In summary I have been pleased to use the Loki Liner Hat on my outings. The Loki is light weight, packs well, fitting easily into my pack or jacket pocket. The material is comfortable against my skin and it keeps its stretch even after repeated use. Considering this is a liner hat, I feel the Loki does perform well. The thin material provides a good degree of thermal protection and it may be used alone, but with some limitations. As temperatures dip below 30 F (-1 C) the Loki alone was not really enough to keep me warm at times. This is especially true when windy as the Loki's thin material does not cut the wind very much. Aside from having the option of using the different configurations to suit conditions and my activity makes this a very versatile item. I will be looking forward to using the Loki during the next phase of testing.

This concludes my Field Report. Check back in about 2 months for my Long Term Report.



I used the Loki Hat Liner on 3 overnight trips during this phase of testing. The first overnight trip with the Loki was in the Olympic Mountains. Low temperatures were around 25 F (-4 C) and high temperatures were around 50 F (10 C). I encountered sunny conditions, fog and a bit of snow on this outing. Elevation gain was 3,000 ft (900 m) with a high point around 6,000 ft (1,800 m). My second overnight trip was also in the Olympics, a little bit later in the testing and things had warmed up a bit. Low temperatures on this outing were around 50 F (10 C) and highs around 65 F (18 C). Skies were clear and sunny for this trip. Elevation gain was 4,000 ft (1,200 m) with a high point of 7,000 ft (2,100 m). My third overnight trip was in the Cascade Mountains. Temperatures on this trip ranged from 55 F (13 C) to 75 F (24 C). Skies were mostly sunny but I also encountered some fog and light rain. Elevation gain on this trip was 4,500 ft (1,400 m) with a hight point of 6,500 ft (2,000 m).

I did have the Loki along on a 4th overnight trip but this outing was during unusually warm temperatures such that it did not dip below 60 F (16 C) even at night at 5,000 ft (1,500 m). So the Loki just stayed in the pack for the entire trip.


The Loki continued to perform well as my primary means of keeping my head warm during this Long Term Testing. Due to the warming temperatures I encountered relative to Field Testing I wore the Loki only occasionally while actually hiking. However I did use it quite a bit around camp and when sleeping. The Loki was always comfortable to wear. It would stay in place without feeling too tight. The soft material felt good against my skin and it was never itchy like my regular ski hat. This was particularly nice when I wore the Loki through the night while sleeping. By the end of this phase of testing the Loki has probably been washed at least 10 times. It has continued to hold it's shape, the material has retained its elasticity, the stitching has stayed tight and the color has not faded.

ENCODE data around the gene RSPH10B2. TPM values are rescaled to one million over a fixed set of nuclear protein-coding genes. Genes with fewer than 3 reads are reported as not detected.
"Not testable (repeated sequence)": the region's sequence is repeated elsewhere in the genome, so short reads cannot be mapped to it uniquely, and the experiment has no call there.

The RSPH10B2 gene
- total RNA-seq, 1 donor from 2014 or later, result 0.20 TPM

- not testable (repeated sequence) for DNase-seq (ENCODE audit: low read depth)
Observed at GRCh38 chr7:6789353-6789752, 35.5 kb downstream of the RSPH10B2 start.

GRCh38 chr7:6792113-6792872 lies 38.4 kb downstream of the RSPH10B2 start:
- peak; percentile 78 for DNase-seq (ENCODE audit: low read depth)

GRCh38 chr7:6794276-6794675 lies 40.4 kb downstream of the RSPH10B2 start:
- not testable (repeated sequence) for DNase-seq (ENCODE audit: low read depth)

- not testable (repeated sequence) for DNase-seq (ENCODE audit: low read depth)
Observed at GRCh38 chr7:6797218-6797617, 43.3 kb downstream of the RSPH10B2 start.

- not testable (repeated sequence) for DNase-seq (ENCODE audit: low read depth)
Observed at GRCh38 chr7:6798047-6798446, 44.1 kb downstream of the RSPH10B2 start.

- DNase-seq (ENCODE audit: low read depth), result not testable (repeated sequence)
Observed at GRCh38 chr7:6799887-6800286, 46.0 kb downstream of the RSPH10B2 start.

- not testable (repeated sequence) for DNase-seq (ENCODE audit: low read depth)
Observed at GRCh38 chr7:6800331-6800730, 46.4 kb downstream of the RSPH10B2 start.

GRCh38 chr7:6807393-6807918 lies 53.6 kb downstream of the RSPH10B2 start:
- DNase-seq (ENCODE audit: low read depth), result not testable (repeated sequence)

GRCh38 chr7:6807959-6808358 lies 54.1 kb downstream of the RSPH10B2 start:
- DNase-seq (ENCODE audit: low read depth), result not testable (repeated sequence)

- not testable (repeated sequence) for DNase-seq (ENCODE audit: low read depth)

Overall I have been very pleased with the Loki Hat Liner. For a lightweight and compact item it provided very good warmth for my head, even down to 20 F (-7 C). I also liked the versatility of the Loki. I enjoyed having the ability to change the configuration of the Loki to meet the various conditions I encountered. The thin material also enabled me to wear the Loki comfortably under my climbing helmet.

As versatile as the Loki is, it is not without it's limitations. I could not wear it comfortably under my climbing helmet in the configuration where the drawstring is pulled tight, bunching up the material on the top of the head. However the Loki worked well with my helmet in the configuration where the liner was pulled over my head and then folded up twice. In terms of warmth, the Loki's light material did not keep me warm when the windchill approached 15 F (-9 C). I attribute this largely to the lack of wind stopping properties of the Loki material. The lack of wind stopping properties also limited the ability of the Loki to keep my face warm when worn as a face mask. Also, the Loki material does not provide any protection from rain. It is not made with any DWR coating so it does not shed the rain. But it is designed to be a liner and therefore should be worn with a rainproof hat or hood when in the rain.


I will continue to use the Loki Hat Liner as a three season hat. It provides sufficient warmth for the conditions I encounter during the spring, summer and fall in the Pacific Northwest. In addition to the warmth provided by the Loki, it also packs down quite small, smaller than the thicker ski hat I would usually throw into my backpack. As always, anytime I can reduce the size and weight of the items in my pack, that's a plus.

This conludes my test of the Loki Hat Liner. My thanks to Loki and BackPackGearTest for the opportunity to test this item.

This report was created with the Report Writer Version 1. Copyright 2009. All rights reserved.